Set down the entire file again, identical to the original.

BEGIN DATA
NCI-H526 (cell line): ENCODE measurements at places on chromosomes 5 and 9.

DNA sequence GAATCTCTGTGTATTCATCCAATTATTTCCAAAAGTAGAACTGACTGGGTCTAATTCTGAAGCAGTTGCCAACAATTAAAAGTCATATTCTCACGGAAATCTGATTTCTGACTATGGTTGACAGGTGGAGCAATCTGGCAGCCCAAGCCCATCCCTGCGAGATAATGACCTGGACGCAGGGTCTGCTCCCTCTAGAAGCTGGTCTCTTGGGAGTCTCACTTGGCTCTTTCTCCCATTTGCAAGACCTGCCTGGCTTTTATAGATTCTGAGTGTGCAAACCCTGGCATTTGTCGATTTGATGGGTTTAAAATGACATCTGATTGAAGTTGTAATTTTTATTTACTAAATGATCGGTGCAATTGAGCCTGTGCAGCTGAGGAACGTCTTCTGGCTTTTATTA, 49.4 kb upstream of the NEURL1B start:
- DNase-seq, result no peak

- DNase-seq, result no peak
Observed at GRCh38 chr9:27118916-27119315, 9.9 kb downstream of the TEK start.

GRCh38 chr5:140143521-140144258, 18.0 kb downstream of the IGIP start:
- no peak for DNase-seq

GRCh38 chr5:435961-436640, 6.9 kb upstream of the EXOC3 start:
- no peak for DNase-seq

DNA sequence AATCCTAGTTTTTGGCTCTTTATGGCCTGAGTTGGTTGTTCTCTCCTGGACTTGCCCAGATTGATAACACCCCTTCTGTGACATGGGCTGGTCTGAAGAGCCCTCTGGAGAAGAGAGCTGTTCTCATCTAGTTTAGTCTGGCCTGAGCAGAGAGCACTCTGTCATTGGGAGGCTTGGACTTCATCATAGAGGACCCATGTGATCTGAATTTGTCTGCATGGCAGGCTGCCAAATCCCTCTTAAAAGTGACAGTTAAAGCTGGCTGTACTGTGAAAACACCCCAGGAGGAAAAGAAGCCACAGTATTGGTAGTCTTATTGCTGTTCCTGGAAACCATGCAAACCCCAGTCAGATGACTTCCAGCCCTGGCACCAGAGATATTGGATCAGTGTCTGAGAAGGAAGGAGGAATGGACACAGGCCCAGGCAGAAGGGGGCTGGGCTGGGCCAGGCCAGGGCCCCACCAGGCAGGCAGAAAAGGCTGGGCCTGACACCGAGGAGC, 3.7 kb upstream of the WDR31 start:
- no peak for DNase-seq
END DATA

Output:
NCI-H526 (cell line): ENCODE measurements at places on chromosomes 5 and 9.

DNA sequence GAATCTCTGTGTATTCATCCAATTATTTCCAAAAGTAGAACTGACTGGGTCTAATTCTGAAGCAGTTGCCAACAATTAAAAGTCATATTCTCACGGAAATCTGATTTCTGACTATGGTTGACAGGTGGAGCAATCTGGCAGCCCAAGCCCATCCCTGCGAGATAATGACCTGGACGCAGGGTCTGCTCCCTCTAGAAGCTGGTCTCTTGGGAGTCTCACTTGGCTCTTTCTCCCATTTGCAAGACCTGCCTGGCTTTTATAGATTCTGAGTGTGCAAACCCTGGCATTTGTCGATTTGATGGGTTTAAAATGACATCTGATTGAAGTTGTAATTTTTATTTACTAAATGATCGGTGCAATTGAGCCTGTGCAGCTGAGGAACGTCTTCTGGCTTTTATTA, 49.4 kb upstream of the NEURL1B start:
- DNase-seq, result no peak

- DNase-seq, result no peak
Observed at GRCh38 chr9:27118916-27119315, 9.9 kb downstream of the TEK start.

GRCh38 chr5:140143521-140144258, 18.0 kb downstream of the IGIP start:
- no peak for DNase-seq

GRCh38 chr5:435961-436640, 6.9 kb upstream of the EXOC3 start:
- no peak for DNase-seq

DNA sequence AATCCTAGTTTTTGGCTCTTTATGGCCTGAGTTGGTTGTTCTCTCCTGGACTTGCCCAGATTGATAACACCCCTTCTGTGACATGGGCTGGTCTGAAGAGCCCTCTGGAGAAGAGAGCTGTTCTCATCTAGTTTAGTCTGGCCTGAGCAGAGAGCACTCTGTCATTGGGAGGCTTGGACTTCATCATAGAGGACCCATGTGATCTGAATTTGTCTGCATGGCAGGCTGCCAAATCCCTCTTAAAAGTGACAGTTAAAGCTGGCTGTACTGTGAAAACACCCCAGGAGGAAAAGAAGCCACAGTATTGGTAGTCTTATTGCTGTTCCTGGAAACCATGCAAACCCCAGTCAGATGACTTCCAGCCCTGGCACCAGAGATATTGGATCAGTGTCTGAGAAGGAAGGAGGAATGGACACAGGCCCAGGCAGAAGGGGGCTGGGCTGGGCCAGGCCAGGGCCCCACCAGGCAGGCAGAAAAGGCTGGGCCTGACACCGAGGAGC, 3.7 kb upstream of the WDR31 start:
- no peak for DNase-seq